Fantastic - thank you.
You can only buy Photoshop CS6 as a perpetual license product, not any higher versions. CS6 will not be updated, except for support for new cameras. It will not receive any of the new features like the subscriptions to CC and CC2014 will,
It's $700 for the standard version and $1,000 for the Extended version.
Go to the Adobe store:
Creative Suite 6 (<== click on this link), then scroll down to Photoshop CS6:
Station_two - You seem to be suggesting that Photoshop will not be updated (except for cameras) if we purchase it outright, yet it will be updated if it's rented? Is this correct? It sounds strange if true - Our business has made a corporate decision (globally) to not rent any software meaning if what you say is correct, we will probably be forced to move to a competing product.
It’s not strange that Adobe wants to get paid for their ongoing work on an ongoing basis.
Is your company’s business model to get paid once and then provide goods and services until your customer decides to pay, again?
Station_two - You seem to be suggesting that Photoshop will not be updated (except for cameras) if we purchase it outright, yet it will be updated if it's rented? Is this correct?…
That is EXACTLY what I am saying and EXACTLY what Adobe intends. The subscription models, Photoshop CC, CC2014 and so on will receive updates and upgrades
Personally, I'm sticking with CS13.0.6 forever, but I am not part of a firm. Not being up to date with the latest could be fatal for an active professional and even more so for a firm.
If you do find a suitable "competing product", please pass it on. Adobe couldn't care less.
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Station_two - You seem to be suggesting that Photoshop will not be updated (except for cameras) if we purchase it outright, yet it will be updated if it's rented? Is this correct?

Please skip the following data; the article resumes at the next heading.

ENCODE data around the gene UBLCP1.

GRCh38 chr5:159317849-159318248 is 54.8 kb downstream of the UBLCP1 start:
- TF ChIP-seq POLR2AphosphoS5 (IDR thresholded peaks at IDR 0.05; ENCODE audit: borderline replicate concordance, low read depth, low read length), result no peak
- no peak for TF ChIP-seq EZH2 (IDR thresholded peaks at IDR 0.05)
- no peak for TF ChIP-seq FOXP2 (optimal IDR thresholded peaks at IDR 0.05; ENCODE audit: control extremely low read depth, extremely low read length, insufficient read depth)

Yes, that's correct.
It's now rental only from Adobe for all new versions of Photoshop (CC, CC 2014 and beyond).
ssprengel you seem to not understand the difference in these purchasing models - We purchase a great deal of software and regularly update to the latest versions so software manufacturers certainly 'get paid' - We do not however wish to rent software because from a corporate perspective there are substantial accounting differences between the two models; ie a software purchase is Capex and can be depreciated; a software rental is not - similarly a software purchase can be asset linked to a project whereas a rental agreement is not an asset and cannot be so linked. There are many more differences however these are not pertinent to my question - We choose to buy software, not to rent it. That is our choice.
Station_two writes: If you do find a suitable "competing product", please pass it on. Adobe couldn't care less.
There are many competing products however as always it is dependent on your application - We primarily use Photoshop for lens correction and while the contained algorithms are quite good, many other products contain similar algorithms and work equally as well. Even the Gimp can do the same with little tweaking (although we will not be moving to the Gimp). Photoshop is quite limited in other areas (3D modelling etc.) however for the price it is a useful tool providing we can purchase it outright and continue to be able to purchase updates, although if as you say we cannot do this, then its probably time to move to something else.